Problematic Treatment Practices
SYRP also reported data on the policies and practices of juvenile facilities regarding mental health and substance abuse treatment. A 2010 summary of SYRP findings published by the federal Office of Juvenile Justice and Delinquency Prevention concluded that “Current mental health services for youth in custody still fall far short of key recommendations for practice.”
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More than one-fourth of confined youth nationwide were held in facilities that did not routinely screen all youth for suicide risk, the study found, and more than half were in facilities that did not screen or assess all residents for mental health needs. In addition, suicide and mental health assessments were often completed by unqualified staff, and nearly 9 of every 10 confined youth nationwide resided in facilities that relied on unlicensed staff to deliver some or all counseling services.
Funded by the federal Office of Juvenile Justice and Delinquency Prevention, the SYRP was conducted by the Westat research corporation and included a nationally representative sample of 7,073 young people age 10-20 and housed in state and local juvenile facilities. The results were weighted to provide accurate estimates of the national population of young people in custody. SYRP data were collected through anonymous, computer-assisted audio interviews, a method used to accommodate subjects with poor literacy skills while also preserving the respondents’ anonymity.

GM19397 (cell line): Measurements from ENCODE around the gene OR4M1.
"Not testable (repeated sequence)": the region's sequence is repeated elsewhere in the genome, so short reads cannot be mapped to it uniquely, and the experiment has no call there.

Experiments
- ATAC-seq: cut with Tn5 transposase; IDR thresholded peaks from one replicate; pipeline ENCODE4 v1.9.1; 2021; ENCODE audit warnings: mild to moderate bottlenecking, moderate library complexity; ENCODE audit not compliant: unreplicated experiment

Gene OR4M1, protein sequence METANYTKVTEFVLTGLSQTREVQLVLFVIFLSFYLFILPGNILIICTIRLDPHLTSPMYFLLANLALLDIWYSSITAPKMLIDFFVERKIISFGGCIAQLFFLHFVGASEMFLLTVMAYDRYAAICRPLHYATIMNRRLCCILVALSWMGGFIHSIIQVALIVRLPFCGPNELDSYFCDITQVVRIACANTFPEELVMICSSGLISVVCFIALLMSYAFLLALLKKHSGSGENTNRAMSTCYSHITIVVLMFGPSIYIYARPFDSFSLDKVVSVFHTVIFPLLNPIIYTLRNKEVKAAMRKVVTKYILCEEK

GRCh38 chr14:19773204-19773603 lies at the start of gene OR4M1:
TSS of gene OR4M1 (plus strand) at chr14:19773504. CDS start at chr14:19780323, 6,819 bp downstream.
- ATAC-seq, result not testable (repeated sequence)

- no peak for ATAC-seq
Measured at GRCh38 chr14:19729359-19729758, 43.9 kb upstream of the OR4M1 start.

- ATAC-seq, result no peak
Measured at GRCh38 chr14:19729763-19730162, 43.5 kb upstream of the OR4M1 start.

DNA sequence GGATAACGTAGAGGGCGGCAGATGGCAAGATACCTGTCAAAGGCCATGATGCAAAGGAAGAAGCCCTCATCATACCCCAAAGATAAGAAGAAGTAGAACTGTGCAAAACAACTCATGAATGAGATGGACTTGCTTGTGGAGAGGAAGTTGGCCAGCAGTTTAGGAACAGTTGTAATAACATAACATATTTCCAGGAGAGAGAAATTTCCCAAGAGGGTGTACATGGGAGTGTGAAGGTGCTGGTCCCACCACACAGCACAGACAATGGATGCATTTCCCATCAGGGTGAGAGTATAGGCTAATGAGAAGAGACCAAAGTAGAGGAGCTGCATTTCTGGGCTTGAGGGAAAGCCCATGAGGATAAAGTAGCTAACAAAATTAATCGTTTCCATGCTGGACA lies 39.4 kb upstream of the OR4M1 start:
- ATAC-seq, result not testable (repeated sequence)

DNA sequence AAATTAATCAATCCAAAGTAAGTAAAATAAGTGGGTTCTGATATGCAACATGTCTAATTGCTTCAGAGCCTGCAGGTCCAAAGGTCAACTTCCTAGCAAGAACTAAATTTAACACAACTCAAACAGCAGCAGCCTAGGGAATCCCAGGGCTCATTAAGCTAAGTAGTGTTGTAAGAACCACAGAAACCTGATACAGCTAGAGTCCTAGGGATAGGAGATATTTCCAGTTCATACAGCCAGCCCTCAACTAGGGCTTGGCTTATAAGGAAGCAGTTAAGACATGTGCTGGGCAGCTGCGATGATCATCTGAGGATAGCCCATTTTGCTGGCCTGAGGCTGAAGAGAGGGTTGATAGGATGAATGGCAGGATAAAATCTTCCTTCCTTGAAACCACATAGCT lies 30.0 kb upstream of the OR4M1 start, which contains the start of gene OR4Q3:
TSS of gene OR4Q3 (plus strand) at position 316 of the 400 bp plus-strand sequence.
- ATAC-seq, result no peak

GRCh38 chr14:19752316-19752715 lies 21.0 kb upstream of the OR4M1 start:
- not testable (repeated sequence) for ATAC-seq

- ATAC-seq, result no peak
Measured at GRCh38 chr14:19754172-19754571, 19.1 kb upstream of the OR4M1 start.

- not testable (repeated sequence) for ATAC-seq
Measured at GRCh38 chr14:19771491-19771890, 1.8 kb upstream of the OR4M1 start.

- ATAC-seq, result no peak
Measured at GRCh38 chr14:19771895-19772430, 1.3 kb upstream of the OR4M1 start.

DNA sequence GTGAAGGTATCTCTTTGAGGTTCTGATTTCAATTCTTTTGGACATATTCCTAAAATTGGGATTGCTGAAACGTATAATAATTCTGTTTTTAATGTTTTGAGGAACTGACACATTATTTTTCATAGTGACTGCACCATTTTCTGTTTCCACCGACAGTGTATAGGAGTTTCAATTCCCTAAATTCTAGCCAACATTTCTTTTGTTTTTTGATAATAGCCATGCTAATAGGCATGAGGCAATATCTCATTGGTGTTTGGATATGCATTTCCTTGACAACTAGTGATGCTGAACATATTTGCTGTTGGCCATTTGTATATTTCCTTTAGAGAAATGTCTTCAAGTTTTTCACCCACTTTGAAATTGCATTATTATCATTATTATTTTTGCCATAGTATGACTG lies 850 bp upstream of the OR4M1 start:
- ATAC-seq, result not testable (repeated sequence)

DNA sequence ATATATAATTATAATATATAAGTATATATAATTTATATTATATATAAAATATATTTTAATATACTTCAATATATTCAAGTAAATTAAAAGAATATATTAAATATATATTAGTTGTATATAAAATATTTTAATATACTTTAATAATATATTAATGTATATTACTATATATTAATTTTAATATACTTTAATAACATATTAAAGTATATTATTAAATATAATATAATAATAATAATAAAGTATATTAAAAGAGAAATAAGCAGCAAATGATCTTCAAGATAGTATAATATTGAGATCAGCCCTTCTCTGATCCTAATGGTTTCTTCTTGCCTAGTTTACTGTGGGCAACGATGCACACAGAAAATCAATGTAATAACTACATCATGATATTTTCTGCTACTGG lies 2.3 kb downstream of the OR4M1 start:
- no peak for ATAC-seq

Statistical Note: All percentages in this article reflect the share of SYRP youth who provided answers to the specific questions cited. A substantial share of SYRP youth did not answer questions regarding alcohol and drug abuse, and about substance abuse counseling.
For more information:
A 2010 Summary of SYRP results published by the Office of Juvenile Justice and Delinquency Prevention can be found at: https://www.ncjrs.gov/pdffiles1/ojjdp/227730.pdf
Or, readers can learn more about the survey and analyze the SYRP data themselves by visiting: https://syrp.org/default.asp.
This series is part of an ongoing collaborative with the Center for Public Integrity.